The schoolboy smut in the big-screen version of The Inbetweeners will fail to shock Liz Kendall, MP for Leicester West and a Labour health spokeswoman. I'm told that she steps out with Mr Gilbert, the sadistic sixth-form head played by the thespian Greg Davies. The long and the short of the relationship is that he's a towering six foot eight inches; she's a prim five foot five.

Unsprinkled by stardust is Ed Miliband, although I gather that an air stewardess once mistook him for the US comic Ray Romano of the sitcom Everybody Loves Raymond. Less flattering for the Labour leader was an encounter with a guest at this summer's union of the Guardian correspondent Allegra Stratton and the Spectator writer James Forsyth. Anonymous Ed, said a fellow guest at the nuptials, was mistaken for a wine waiter.

Going neither up nor down was Teresa Pearce, MP for Erith and Thamesmead, who was stuck for an hour in the lift of a Bromley tower block until she was rescued by firefighters. No wonder most MPs prefer the beach to canvassing constituents in August.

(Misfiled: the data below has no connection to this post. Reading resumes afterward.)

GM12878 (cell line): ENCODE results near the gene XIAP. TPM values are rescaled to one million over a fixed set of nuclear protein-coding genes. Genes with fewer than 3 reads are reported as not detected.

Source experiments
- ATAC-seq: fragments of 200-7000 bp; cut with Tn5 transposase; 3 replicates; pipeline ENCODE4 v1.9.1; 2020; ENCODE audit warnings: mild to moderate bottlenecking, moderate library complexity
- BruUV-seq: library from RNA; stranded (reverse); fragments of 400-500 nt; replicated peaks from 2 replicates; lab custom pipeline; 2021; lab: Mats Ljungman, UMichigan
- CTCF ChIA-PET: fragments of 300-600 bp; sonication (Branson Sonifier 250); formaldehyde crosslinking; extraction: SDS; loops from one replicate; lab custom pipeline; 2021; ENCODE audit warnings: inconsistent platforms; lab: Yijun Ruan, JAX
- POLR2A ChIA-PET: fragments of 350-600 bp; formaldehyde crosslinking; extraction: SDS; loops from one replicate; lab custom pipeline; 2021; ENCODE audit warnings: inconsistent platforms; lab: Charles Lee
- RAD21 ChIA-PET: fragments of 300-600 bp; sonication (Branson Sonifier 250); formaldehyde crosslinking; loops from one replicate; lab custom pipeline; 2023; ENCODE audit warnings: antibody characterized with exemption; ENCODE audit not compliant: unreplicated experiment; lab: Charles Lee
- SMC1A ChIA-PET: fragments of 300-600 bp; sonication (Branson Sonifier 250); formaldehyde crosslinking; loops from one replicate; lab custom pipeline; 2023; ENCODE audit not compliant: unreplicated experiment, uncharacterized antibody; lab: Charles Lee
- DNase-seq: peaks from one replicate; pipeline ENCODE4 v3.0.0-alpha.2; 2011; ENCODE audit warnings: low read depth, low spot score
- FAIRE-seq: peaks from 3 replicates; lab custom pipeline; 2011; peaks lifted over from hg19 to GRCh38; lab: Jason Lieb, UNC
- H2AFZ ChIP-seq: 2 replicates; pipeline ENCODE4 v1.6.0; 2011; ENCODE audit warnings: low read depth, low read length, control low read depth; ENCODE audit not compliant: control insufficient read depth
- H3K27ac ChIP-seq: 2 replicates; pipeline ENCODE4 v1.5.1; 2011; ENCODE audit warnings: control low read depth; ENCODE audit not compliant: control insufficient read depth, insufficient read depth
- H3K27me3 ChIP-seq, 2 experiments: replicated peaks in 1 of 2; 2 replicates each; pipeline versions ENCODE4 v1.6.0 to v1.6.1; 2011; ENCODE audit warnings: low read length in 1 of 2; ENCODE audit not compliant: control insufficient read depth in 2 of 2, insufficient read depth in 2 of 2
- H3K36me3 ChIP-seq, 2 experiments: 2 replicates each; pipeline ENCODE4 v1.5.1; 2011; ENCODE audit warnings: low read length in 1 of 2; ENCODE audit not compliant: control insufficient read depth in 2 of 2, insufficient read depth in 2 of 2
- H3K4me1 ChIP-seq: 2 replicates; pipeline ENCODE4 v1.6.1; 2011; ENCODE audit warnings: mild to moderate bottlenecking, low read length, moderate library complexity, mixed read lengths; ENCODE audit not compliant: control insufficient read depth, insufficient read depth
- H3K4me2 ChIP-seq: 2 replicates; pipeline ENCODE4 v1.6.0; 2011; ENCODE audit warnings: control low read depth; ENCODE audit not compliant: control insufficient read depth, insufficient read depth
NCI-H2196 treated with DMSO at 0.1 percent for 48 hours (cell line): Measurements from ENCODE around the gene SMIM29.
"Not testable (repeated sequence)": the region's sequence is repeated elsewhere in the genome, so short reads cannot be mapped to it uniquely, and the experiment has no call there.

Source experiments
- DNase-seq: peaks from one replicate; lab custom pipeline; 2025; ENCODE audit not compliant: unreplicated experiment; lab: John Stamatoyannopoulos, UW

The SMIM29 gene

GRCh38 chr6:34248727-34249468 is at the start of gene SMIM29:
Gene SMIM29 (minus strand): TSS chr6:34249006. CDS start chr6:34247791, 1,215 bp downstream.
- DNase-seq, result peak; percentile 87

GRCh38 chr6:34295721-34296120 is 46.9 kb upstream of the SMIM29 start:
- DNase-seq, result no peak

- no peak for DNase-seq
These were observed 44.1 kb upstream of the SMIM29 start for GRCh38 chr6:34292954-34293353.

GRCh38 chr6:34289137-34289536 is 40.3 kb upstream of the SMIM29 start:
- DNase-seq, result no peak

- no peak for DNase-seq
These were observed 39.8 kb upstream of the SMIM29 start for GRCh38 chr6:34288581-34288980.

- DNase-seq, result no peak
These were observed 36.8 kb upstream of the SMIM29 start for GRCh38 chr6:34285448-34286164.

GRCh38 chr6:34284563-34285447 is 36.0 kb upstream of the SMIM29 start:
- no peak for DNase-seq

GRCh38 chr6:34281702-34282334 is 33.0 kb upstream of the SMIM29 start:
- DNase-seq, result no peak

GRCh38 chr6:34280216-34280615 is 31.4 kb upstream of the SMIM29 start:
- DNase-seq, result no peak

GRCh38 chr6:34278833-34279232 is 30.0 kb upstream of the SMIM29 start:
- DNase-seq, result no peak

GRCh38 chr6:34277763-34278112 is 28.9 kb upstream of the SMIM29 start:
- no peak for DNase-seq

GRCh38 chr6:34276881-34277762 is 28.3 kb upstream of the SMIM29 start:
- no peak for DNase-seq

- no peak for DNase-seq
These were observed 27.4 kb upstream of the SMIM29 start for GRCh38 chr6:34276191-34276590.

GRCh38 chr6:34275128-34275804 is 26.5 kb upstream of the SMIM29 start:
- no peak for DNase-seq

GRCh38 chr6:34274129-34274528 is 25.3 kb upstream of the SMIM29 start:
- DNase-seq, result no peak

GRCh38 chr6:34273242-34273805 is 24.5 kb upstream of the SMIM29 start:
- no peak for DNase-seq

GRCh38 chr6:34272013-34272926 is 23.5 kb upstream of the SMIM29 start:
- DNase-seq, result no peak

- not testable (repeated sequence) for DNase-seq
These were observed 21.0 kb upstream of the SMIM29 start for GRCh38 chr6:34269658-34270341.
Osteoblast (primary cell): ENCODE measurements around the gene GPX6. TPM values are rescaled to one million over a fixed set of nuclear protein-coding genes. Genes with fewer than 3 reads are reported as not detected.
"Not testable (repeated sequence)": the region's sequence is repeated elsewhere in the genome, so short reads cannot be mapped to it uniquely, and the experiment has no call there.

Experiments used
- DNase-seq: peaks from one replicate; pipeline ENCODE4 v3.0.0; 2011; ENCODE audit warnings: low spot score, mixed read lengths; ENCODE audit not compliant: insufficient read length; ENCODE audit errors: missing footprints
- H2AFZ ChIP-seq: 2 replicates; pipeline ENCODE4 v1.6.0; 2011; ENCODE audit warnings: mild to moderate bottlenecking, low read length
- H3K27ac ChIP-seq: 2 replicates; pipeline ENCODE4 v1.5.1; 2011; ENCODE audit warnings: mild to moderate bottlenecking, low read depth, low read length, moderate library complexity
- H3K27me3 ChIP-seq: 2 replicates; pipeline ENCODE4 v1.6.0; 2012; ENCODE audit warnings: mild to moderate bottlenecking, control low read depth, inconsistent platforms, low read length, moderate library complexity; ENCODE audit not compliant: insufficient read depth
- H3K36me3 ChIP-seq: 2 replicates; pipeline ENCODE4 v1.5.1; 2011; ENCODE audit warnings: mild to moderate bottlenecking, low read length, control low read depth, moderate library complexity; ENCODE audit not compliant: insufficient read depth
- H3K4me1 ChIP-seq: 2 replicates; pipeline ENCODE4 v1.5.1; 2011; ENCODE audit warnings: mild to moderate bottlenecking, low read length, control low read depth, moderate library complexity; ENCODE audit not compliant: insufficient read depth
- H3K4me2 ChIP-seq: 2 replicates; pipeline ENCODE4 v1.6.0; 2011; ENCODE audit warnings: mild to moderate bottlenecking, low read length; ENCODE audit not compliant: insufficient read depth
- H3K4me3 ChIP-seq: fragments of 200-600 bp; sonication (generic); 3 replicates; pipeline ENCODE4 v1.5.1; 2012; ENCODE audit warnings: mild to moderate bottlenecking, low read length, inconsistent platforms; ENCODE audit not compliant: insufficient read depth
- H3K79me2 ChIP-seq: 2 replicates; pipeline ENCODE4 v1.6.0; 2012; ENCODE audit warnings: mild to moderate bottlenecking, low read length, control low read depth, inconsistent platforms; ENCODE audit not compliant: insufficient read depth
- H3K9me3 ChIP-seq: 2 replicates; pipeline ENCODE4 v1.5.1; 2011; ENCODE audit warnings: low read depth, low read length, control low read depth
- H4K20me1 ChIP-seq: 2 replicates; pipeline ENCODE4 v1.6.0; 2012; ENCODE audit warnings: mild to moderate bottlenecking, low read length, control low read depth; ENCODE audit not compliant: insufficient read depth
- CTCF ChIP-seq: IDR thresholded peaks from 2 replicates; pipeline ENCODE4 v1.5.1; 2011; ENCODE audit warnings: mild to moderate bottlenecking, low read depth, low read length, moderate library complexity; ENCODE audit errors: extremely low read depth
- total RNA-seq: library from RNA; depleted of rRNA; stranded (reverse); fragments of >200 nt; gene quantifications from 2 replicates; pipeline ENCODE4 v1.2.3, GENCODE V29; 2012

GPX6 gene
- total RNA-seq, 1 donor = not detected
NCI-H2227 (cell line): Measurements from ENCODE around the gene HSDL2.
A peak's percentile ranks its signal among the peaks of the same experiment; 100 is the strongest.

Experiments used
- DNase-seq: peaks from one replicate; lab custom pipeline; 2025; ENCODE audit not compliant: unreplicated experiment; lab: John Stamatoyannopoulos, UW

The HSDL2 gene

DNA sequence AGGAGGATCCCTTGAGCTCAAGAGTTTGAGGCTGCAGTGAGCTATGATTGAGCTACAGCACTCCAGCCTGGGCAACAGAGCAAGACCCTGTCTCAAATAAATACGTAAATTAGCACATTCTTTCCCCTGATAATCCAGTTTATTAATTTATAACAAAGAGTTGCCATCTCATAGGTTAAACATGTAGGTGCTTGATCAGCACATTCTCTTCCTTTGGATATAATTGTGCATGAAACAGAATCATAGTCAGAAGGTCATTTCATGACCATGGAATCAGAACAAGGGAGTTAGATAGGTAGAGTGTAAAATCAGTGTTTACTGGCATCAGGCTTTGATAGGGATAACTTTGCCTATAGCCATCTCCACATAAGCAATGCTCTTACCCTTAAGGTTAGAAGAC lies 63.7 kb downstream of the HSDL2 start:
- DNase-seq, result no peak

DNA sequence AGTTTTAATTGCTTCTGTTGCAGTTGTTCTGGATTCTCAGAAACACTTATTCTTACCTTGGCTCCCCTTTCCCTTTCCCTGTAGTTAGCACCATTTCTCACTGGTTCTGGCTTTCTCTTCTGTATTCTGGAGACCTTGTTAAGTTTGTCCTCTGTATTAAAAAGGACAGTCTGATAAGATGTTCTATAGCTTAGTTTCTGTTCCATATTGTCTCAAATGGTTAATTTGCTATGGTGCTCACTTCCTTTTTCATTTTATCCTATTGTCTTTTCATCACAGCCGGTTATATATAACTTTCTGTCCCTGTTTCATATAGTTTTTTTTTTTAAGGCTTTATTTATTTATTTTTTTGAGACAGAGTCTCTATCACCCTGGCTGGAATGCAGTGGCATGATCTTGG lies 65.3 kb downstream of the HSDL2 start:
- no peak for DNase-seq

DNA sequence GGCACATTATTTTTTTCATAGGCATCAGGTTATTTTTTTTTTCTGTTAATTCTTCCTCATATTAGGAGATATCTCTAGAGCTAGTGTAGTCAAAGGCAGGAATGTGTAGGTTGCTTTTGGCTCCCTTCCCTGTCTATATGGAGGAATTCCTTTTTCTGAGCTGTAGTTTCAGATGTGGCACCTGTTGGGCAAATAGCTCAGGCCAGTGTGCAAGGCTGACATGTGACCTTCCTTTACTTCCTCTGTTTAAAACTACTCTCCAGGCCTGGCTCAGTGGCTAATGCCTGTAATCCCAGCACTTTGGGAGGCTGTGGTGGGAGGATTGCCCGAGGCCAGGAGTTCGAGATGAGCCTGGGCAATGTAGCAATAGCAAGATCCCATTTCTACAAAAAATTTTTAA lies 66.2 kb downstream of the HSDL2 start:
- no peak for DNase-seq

Kevin Maguire is associate editor (politics) of the Daily Mirror

Kevin Maguire is Associate Editor (Politics) on the Daily Mirror and author of our Commons Confidential column on the high politics and low life in Westminster. An award-winning journalist, he is in frequent demand on television and radio and co-authored a book on great parliamentary scandals. He was formerly Chief Reporter on the Guardian and Labour Correspondent on the Daily Telegraph.

This article first appeared in the 29 August 2011 issue of the New Statesman, Gold

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No, David Cameron’s speech was not “left wing”

Come on, guys.

There is a strange journalistic phenomenon that occurs when a party leader makes a speech. It is a blend of groupthink, relief, utter certainty, and online backslapping. It happened particularly quickly after David Cameron’s speech to Tory party conference today. A few pundits decided that – because he mentioned, like, diversity and social mobility – this was a centre-left speech. A leftwing speech, even. Or at least a clear grab for the liberal centre ground. And so that’s what everyone now believes. The analysis is decided. The commentary is written. Thank God for that.